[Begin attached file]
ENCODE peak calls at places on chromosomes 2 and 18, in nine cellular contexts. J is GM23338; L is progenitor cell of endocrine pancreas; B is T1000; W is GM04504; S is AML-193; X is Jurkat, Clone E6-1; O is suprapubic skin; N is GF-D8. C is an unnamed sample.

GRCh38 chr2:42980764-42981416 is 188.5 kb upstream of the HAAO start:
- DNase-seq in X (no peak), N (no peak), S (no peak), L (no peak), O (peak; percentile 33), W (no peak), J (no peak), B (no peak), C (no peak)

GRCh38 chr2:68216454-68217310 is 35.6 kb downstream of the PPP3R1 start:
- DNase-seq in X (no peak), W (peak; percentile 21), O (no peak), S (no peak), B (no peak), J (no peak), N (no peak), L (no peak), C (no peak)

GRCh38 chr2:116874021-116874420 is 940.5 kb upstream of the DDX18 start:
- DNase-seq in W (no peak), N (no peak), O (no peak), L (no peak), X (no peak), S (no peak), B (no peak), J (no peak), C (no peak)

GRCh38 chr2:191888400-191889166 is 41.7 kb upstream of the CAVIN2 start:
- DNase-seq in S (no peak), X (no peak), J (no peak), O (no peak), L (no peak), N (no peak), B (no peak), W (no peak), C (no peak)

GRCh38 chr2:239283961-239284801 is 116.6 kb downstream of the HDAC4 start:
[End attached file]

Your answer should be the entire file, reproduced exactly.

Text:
ENCODE peak calls at places on chromosomes 2 and 18, in nine cellular contexts. J is GM23338; L is progenitor cell of endocrine pancreas; B is T1000; W is GM04504; S is AML-193; X is Jurkat, Clone E6-1; O is suprapubic skin; N is GF-D8. C is an unnamed sample.

GRCh38 chr2:42980764-42981416 is 188.5 kb upstream of the HAAO start:
- DNase-seq in X (no peak), N (no peak), S (no peak), L (no peak), O (peak; percentile 33), W (no peak), J (no peak), B (no peak), C (no peak)

GRCh38 chr2:68216454-68217310 is 35.6 kb downstream of the PPP3R1 start:
- DNase-seq in X (no peak), W (peak; percentile 21), O (no peak), S (no peak), B (no peak), J (no peak), N (no peak), L (no peak), C (no peak)

GRCh38 chr2:116874021-116874420 is 940.5 kb upstream of the DDX18 start:
- DNase-seq in W (no peak), N (no peak), O (no peak), L (no peak), X (no peak), S (no peak), B (no peak), J (no peak), C (no peak)

GRCh38 chr2:191888400-191889166 is 41.7 kb upstream of the CAVIN2 start:
- DNase-seq in S (no peak), X (no peak), J (no peak), O (no peak), L (no peak), N (no peak), B (no peak), W (no peak), C (no peak)

GRCh38 chr2:239283961-239284801 is 116.6 kb downstream of the HDAC4 start: